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Dependency of the combustion behavior of energy grass and three other types of biomass upon lignocellulosic composition

Ma, Ying; Guan, Yanjun; Zhang, Kai; Xu, Gang; Yang, Yongping; Stevenson, Paul

Authors

Ying Ma

Yanjun Guan

Kai Zhang

Gang Xu

Yongping Yang

Paul Stevenson

Abstract

The combustion characteristics of four kinds of biomass fuels (energy grass, sawdust, corn cob, and walnut shell) are investigated in this article. All the samples are heated from room temperature to 800°C at multiple heating rates of 10, 20, and 30°C/min. The effect of hemicellulose, cellulose, and lignin components on the pyrolysis and combustion processes of energy grass is explored by comparison to those of the other three types of biomass. The hemicellulose and cellulose content of samples could improve the devolatilization performance during biomass combustion. Furthermore, the comprehensive combustion index suggested herein indicates that the combustion performance of energy grass or walnut shell is limited by their high ash content or their low ratio of cellulose to lignin. Kinetic parameters are obtained by combining the isoconversional method (OFW and KAS models) and the method of master-plots. The apparent activation energy of the devolatilization stage is higher than that of the char oxidization stage, which is mainly influenced by the lignocellulosic composition.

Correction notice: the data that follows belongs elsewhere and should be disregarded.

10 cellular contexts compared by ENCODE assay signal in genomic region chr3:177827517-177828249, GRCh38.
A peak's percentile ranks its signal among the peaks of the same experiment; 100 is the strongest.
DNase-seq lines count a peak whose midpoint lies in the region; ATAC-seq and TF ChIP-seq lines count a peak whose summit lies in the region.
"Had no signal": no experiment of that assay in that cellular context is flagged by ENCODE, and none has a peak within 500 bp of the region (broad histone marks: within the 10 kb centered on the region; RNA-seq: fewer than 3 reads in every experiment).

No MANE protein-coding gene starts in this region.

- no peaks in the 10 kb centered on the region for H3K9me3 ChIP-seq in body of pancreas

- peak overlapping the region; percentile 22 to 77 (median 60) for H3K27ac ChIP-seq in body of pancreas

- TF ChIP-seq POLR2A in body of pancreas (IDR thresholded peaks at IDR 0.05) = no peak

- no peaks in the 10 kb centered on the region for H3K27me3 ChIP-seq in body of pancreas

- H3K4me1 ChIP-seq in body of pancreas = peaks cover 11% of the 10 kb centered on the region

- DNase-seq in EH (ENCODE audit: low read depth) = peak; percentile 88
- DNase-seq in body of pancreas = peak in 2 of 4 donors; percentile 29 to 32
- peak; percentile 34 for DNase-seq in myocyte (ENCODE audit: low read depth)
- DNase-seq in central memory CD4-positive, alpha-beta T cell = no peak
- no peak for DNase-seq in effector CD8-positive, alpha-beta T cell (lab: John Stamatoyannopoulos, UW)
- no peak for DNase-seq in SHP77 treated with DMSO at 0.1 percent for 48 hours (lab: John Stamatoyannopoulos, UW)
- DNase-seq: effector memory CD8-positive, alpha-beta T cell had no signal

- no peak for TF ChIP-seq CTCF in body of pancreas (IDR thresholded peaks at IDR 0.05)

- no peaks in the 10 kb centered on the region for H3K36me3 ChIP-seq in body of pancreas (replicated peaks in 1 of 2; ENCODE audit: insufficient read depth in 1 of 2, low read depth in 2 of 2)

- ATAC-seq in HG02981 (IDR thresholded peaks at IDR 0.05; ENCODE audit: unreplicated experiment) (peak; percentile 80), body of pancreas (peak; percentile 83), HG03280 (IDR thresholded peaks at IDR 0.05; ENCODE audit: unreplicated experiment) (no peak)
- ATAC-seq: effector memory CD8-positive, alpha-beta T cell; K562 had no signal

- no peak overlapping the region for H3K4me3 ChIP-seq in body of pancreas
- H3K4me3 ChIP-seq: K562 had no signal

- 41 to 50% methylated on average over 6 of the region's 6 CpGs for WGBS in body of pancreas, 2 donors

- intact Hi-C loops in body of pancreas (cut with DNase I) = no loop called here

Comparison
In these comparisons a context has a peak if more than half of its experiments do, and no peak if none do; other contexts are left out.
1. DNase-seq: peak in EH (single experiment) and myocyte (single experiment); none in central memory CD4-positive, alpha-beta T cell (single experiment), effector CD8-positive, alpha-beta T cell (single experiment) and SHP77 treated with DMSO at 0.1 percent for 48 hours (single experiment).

Publication Date 2018-03
Journal Environmental progress & sustainable energy
Print ISSN 1944-7442
Electronic ISSN 1944-7450
Publisher Wiley
Peer Reviewed Peer Reviewed
Volume 37
Issue 2
Pages 815-823
Institution Citation Ma, Y., Guan, Y., Zhang, K., Xu, G., Yang, Y., & Stevenson, P. (2018). Dependency of the combustion behavior of energy grass and three other types of biomass upon lignocellulosic composition. Environmental Progress and Sustainable Energy, 37(2), 815-823. https://doi.org/10.1002/ep.12705
DOI https://doi.org/10.1002/ep.12705
Keywords Energy grass; Combustion characteristics; Kinetics; Lignocellulosic compositions
Publisher URL http://onlinelibrary.wiley.com/doi/10.1002/ep.12705/full
Additional Information This is a description of an article which has been published in: Environmental progress & sustainable energy, 2017

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